The thing that’s most remarkable to me is the context or verb, the action-based things. If I searched “the bird is running up the street and lost its toupee”, it knows what you want to see. It’s going to be interesting when we can start to fold this into making films. Processing is going to get more powerful – it’s here to stay.
There’s a curatorial aspect that we’re ignoring. There’s this expectation that we’re creating a sort of God, but we have to remember that machine learning, neural networks, artificial intelligence – all of these things are trained on human datasets. There’s a trickle-down effect that happens because so much of our perception is folded into the technology, maybe arbitrated by engineers at Google and OpenAI. People are surprised when artificial intelligence is racist or sexist, like somehow forgetting that all of these things are trained on human datasets. It’s basically a different type of Google search, that’s all that’s going on. It’s putting trust in the internet.
It’s important to remind people what artificial intelligence actually is. We are seeing a reflection of ourselves, and it seems like a magic black box.
‘I can’t see what the use would be’ – Firelei Báez
My work is always a rhizomatic map. To make the painting [on view at the Venice Biennale], I was looking at a thousand images of hair and different sea life forms. I searched for images of people swimming underwater to see what their bodies would look like; what does Black hair, curly hair, dreadlocked hair look like when it’s underwater? One painting became a chorus of a hundred faces. That’s where mother Google came in, in place of having a model pose in the studio or an actual object to photograph.
I try to do the same search on other peoples’ devices because even if I just switch genders, I’ll get a whole different set of images. And from that, an amalgamation.
There’s digital splicing, there’s actual physical splicing. I’ll have a printed image and then sometimes I use a projector, mostly for proportions. I’m very good at re-creating a texture but I get lost when it comes to making things at different scales.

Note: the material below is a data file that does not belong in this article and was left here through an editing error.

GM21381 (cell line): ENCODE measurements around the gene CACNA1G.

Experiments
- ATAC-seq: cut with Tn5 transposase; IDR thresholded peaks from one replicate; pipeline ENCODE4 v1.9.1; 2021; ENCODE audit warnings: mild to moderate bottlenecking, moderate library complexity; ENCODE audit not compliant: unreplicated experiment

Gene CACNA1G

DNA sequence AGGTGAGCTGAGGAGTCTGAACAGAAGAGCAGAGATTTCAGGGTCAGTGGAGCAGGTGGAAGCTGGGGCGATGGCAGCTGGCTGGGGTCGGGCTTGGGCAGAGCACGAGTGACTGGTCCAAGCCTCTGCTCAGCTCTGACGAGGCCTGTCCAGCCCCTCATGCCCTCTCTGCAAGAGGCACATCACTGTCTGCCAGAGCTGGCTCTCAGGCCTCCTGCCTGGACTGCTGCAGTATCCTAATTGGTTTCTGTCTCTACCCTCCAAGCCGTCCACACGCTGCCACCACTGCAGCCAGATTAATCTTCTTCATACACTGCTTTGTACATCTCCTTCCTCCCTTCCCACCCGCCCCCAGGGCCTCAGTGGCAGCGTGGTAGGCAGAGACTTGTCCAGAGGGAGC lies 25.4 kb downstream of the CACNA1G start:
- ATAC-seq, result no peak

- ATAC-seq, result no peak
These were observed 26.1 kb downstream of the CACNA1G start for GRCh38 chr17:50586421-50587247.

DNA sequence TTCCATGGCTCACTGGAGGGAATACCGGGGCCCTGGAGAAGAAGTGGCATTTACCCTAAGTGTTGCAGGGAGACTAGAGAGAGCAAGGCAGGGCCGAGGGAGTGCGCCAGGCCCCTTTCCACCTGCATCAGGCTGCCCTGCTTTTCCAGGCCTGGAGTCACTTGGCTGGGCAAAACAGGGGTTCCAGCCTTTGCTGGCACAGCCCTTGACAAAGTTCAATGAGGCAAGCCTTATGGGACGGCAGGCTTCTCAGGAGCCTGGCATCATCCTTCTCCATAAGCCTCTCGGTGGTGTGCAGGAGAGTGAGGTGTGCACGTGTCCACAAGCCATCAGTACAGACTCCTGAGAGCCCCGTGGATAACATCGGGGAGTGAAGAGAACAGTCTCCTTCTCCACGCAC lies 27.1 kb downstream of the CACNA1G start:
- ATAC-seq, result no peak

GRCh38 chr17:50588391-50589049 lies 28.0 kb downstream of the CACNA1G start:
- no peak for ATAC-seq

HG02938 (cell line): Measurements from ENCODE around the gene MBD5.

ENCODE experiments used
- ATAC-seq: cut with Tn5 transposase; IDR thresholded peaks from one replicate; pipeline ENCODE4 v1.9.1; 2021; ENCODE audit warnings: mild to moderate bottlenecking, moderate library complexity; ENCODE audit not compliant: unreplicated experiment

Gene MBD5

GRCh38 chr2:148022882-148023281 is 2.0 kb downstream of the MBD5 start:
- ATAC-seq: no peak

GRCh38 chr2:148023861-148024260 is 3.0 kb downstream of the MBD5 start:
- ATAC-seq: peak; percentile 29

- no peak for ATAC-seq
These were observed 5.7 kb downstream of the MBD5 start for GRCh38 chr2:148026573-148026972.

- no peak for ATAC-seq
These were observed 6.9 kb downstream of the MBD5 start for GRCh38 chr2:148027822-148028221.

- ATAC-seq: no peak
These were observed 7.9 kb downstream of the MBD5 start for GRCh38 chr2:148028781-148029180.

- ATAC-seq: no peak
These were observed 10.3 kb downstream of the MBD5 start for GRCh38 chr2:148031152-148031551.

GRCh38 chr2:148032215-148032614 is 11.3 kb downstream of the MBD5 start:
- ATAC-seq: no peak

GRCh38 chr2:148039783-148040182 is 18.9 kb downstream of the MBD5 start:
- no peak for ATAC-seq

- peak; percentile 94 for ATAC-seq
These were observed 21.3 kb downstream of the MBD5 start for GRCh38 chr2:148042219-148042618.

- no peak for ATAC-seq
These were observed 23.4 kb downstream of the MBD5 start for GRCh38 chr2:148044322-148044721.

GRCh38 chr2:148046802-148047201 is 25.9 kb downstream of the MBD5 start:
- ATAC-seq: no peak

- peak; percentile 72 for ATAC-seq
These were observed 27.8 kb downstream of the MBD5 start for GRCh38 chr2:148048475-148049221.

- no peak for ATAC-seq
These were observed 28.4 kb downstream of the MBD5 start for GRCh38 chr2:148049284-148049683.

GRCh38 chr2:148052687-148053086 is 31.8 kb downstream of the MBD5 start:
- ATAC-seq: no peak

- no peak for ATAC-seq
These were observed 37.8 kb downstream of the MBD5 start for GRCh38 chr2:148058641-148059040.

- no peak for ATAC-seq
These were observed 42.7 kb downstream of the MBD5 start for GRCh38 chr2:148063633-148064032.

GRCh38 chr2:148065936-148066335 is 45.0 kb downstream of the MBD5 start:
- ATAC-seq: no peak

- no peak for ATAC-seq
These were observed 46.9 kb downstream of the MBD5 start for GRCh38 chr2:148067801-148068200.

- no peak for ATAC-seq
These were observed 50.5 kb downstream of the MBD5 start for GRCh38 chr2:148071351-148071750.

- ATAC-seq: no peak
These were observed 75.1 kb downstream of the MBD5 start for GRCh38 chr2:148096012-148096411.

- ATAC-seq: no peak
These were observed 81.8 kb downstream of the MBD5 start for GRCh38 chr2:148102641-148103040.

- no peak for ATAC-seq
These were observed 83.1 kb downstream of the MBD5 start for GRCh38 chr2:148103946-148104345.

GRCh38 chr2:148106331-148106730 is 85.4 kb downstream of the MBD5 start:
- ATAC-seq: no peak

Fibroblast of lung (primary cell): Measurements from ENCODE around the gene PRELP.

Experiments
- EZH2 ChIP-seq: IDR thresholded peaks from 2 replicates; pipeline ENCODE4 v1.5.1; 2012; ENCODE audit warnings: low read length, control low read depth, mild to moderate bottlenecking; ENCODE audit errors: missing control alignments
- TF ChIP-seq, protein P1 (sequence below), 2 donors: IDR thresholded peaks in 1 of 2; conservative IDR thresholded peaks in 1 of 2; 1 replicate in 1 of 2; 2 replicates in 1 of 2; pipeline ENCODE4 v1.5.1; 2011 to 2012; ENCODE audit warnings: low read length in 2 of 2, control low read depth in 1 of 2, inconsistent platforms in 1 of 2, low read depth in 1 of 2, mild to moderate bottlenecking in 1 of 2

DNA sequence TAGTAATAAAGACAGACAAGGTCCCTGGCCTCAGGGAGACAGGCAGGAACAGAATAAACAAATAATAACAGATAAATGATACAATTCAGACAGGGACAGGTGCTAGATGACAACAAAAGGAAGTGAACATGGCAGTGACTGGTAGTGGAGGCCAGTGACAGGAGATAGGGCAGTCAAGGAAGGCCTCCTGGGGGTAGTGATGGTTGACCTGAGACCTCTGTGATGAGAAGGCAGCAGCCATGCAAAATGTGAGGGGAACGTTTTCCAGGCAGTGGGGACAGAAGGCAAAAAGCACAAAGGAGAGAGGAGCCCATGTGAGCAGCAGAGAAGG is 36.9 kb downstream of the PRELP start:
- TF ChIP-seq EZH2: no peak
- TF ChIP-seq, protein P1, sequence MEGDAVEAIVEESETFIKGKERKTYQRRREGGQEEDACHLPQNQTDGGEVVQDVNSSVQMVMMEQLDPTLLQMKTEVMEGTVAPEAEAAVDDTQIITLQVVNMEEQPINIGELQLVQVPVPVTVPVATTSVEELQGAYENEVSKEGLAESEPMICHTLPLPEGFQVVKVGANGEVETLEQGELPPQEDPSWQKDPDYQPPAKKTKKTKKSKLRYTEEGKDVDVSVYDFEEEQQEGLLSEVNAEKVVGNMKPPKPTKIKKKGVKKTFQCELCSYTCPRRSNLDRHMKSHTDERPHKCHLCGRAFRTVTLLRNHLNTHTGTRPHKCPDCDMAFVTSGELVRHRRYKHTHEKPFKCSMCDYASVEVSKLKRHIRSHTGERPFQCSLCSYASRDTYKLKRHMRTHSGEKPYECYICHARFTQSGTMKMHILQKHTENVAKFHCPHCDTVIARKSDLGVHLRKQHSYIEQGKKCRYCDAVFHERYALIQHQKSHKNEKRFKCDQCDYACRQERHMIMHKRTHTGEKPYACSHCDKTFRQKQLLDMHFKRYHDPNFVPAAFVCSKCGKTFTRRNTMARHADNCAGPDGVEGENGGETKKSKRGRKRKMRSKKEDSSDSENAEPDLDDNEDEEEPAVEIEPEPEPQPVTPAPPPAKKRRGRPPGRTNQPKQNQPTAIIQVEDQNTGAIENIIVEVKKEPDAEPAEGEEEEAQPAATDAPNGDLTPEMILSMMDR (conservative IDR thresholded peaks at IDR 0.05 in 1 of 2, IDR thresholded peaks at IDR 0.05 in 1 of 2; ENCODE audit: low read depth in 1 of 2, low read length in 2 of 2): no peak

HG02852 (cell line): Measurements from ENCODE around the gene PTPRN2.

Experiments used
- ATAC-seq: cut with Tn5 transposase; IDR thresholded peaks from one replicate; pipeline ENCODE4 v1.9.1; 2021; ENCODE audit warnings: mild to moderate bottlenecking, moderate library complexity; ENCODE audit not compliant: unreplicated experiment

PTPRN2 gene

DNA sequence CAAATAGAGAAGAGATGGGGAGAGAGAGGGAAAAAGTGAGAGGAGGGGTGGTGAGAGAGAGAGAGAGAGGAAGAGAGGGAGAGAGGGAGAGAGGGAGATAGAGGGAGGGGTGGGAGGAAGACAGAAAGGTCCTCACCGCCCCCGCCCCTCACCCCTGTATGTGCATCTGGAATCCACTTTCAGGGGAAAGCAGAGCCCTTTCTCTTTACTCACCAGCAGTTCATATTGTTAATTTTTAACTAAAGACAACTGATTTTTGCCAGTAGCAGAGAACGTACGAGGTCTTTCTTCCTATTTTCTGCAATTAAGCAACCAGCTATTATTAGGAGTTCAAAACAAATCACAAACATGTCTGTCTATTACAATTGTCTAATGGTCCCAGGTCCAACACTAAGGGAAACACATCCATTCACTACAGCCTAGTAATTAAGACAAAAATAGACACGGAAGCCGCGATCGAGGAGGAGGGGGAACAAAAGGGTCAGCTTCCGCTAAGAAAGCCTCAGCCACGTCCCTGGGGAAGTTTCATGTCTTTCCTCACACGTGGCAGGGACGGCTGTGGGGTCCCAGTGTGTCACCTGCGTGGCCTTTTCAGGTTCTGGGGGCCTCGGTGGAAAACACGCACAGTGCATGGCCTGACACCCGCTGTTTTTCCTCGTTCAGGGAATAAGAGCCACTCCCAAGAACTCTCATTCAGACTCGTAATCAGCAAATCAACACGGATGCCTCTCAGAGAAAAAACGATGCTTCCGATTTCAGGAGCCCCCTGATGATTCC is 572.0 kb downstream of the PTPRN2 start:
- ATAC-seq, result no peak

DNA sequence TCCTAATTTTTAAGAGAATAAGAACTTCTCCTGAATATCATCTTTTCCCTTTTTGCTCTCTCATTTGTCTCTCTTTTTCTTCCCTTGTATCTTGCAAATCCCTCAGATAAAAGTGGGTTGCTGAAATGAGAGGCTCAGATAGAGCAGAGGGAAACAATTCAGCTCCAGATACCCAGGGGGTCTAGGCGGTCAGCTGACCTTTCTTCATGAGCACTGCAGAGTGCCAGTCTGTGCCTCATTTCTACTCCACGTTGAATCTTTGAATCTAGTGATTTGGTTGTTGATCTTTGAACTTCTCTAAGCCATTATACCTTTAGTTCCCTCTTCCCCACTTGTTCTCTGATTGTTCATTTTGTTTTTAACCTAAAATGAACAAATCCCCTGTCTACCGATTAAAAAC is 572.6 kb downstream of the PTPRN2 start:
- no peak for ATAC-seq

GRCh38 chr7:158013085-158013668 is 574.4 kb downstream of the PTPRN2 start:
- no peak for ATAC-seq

Most artists that I know make images by splicing together information they’ve heard or images they know to create the one thing they imagine. But I don’t think I’d ever use Dall-E, per se, because that’s what I do. I can’t see what the use would be, for me as an image maker. It’s interesting that there’s an attempt to echo the human hand or a painterly touch, but these images are pixelated and blurred out. A lot of the effort in the studio for me is trying to cobble together a meaning that feels truthful to my experience with whatever is actually available online.
When you do a Google search, even something that is supposed to have happened thousands of years ago or yesterday or projected to be tomorrow, it’s all now. It’s all presented in the same format. As much as I like this idea of flattening time and space, we are creatures of memory. We can only anchor ourselves in place. It’s probably a limitation, but also a benefit of being human. So much about who we are as humans is about individual refraction.
In the gathering of images, the person who made that algorithm, or put out those images, all of that represents a real-world thing that reflects values, choices. What is that threshold of reality that we rely on?
I tried to search for “memory board” but Dall-E brings up computer memory boards instead. The West African tradition of memory boards is tactile, oral and visual. It’s a sculpture tradition in which someone who knows the encoded language can, through touch, be able to retell the history of the community for generations. You have to engage all the senses in order to truly perceive. You can feel as much as you can see and remember.
Then I tried to search “lukasa”, which is from southern Congo. It can’t really place a geography on it, and when you zoom in, it’s extra disappointing. It just feels sad. The western filter is coming into play.
It all goes back to: what are the things in the world that feel truest? Or that feel like me? Because so much of the canon is passed down and I love art but didn’t feel like it included me. Some objects are still out of context in museums, like at the Met they’d have this object that reads: “Ritual object, maker unknown”. If it’s something that I responded to physically, or if it’d spark interest, I could go down the rabbit hole and find out what something was.
Interviews have been edited for length and clarity